“I read once that people used to make wishes on them,” she said softly, hoping to instill a bit of whimsy in their conversation.

He looked back at her and wrinkled his nose. “Wishes?”

Jah. You know, like on stars.” When he still gaped at her, she cleared her throat. “Do you think that’s true?”

Turning to the field again, he shrugged. “I have no idea. Honestly, Elizabeth Anne, I’ve given up trying to understand why other people do the things they do.”

Elizabeth Anne. David always called her by her full name. Never E.A. like her best friends. Or her parents, or her sister, Annie. Even her teachers had called her E.A. on occasion.

She didn’t think calling her any sort of pet name had ever entered David’s mind. Ever.

Thinking about that, about how David didn’t see anything in the distance but a bunch of bugs, she pressed her lips together. “Hmm.”

His voice sharpened. “Come now. You know I’m right. Why, lots of folks do strange things, things that people like you and me couldn’t even begin to contemplate.”

“I guess that’s true,” she replied, though she wasn’t sure if his statement actually was true. Especially since she was contemplating all sorts of things at the moment.

Staring back at the dancing fireflies, she ventured, “You know what? Maybe we should play a game.”

“Out here in the dark?”

“It’s not all that dark.”

“It’s too dark to play any sort of game.” He sounded shocked. So shocked she couldn’t help but egg him on a bit.

“David, how about the two of us make some wishes right now?”

“Um …”

“Come on, it will be fun. I mean, look at all those lights! Why, it looks like Christmas in July. Don’t you think it’s the perfect night to make a wish or two?”


“No?” That was it?

“Elizabeth Anne, you and I both know that no good ever comes from making wishes that won’t come true. It’s best to concentrate on what is possible.” Before she could comment, he continued, “That’s what I’ve always admired about you. You don’t waste your time dreaming about things that could never happen to a girl like you.”

“A girl like me?” Why did that sound extremely unflattering?

Jah.” He waved a hand. “You are smart.”

She knew she was. She’d been smart enough to graduate at the top of her high school class. Yes, the Lord had truly blessed her with a good mind.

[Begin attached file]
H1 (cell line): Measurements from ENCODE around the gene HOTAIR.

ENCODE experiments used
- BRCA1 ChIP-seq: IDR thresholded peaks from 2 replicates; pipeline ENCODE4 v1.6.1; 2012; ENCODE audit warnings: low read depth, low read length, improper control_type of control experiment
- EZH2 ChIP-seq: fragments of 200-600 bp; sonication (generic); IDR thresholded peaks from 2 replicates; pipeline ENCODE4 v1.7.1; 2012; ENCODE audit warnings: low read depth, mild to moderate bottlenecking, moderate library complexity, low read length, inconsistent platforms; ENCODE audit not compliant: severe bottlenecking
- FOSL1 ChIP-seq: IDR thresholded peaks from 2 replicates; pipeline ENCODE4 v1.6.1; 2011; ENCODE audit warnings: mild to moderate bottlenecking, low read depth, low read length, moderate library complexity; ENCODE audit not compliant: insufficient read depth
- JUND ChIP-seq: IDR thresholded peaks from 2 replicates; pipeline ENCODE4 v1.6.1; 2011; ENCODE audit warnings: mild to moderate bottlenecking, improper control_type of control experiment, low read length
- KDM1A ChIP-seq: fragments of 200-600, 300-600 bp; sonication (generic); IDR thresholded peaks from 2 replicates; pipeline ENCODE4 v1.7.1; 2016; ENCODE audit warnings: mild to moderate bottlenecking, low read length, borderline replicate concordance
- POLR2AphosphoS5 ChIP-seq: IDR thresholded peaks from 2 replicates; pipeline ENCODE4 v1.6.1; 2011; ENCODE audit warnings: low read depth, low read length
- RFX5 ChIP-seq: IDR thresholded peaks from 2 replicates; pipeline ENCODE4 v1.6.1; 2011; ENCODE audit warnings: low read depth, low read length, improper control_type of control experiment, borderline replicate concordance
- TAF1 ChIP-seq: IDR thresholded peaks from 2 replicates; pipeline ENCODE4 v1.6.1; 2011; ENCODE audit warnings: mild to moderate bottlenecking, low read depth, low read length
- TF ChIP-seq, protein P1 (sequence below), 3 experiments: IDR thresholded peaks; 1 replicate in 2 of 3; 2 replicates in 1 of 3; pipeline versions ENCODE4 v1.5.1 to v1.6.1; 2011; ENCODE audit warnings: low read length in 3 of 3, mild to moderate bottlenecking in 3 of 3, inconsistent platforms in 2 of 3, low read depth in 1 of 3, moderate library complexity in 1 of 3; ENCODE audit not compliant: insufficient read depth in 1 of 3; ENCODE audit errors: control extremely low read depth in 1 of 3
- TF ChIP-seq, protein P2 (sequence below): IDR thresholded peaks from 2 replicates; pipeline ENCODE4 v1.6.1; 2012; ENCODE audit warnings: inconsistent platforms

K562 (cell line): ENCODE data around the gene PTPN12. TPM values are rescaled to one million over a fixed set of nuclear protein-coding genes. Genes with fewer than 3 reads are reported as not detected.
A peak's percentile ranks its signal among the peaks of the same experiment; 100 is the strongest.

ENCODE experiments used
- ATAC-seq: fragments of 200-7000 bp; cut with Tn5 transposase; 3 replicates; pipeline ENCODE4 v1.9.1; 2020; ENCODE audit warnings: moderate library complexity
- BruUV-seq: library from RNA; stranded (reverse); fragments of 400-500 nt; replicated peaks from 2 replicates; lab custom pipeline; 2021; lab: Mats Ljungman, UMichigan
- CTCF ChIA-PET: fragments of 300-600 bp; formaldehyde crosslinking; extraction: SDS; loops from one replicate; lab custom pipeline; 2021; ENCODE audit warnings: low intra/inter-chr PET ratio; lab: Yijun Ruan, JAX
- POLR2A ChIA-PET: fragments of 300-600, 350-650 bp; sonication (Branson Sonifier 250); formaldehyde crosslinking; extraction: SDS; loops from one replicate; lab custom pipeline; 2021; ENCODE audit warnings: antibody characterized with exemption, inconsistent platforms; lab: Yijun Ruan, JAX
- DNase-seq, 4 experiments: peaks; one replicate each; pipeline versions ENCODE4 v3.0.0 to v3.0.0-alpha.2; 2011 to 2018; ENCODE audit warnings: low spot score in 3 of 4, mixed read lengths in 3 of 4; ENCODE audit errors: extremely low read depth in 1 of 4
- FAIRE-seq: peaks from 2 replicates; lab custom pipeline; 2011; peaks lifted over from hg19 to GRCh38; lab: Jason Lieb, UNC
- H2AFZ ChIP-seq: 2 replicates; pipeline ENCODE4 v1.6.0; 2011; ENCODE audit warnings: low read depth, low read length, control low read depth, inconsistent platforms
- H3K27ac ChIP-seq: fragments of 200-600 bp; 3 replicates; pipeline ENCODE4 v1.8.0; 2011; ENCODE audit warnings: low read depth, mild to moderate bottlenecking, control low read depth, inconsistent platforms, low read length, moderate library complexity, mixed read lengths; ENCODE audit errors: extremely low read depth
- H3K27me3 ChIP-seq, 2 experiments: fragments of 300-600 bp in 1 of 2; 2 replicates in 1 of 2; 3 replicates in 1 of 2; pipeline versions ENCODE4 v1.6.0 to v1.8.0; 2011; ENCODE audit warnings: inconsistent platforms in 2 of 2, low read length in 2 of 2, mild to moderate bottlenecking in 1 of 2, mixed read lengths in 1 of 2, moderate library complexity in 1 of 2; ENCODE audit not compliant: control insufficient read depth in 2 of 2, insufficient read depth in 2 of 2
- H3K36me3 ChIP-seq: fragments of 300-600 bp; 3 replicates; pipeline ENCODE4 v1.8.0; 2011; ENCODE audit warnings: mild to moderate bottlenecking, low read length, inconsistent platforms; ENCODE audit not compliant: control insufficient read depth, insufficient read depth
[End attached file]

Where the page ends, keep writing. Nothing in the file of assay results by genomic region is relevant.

But being smart wasn’t only what she was. Did he see that?

He kept talking. “You are also strong. Jah, you have fortitude.”

She was at sea. “I don’t know what you are talking about.”

“Sure you do.” While she gaped at him, he nodded. “You never contemplate selfish acts.”

Everything he was saying sounded awfully old-fashioned. “David, what is on your mind?”

He crossed one leg over another, like a proper old man from the Victorian age. “Come now, you know who I’m thinking of.”

His look, even in the dim light, was pointed. She shifted uncomfortably. “I’m sorry, but I don’t think I know what you are referring to.”

David pushed off the swing and stood in front of her. “Not what. Who.”


“Of course, I’m talking about that man.”

“What man?” She was becoming exasperated.

“That man you used to know,” he said impatiently.

She decided to match his tone. “Stop speaking in riddles.”

“Fine. I’m talking about Andy Warner.”

He was speaking of Andy? A chill entered her body and settled in. Wrapping her arms around her middle, E.A. took a deep, fortifying breath. Anything to stop the sudden rush of tears that had just filled her eyes.

“David, Andy was my friend, not just some man I used to know.” Actually, he’d been so much more than that. He’d been the Eights’ leader, and their instigator. More than once he’d been her protector.

He’d been that way with everyone.

Sadness filled her as she thought of the boy he’d been. Oh, he’d been so many things. Loud and handsome and caustic. Yet, so very kind, too. He’d been a jumble of emotions and personality traits. He’d been complicated.

Just like she was.

Propping his hands on his hips, David looked at her directly. “Well, Andy Warner might have been your friend—”

“No, he was my friend,” she said firmly. “Andy was one of my best friends.”

He grunted. “All I’m trying to say is that he must not have felt the same way about you.”

Elizabeth Anne gaped at him, shocked. “Of course he did. Why would you say that?” What she meant to say was How could you say such a thing to me?

“Come now. He killed himself. That’s the most selfish, weak act a person can do.”

“Don’t say that.” One, two tears slid down her cheeks. “You don’t know.”

“All I’m saying is that no man who cares about his friends, who really cares about his friends, would take his own life.”

Her temper flared. “You need to stop,” she ordered, her voice thick with emotion. “You didn’t know Andy at all. You have no idea what you’re talking about.”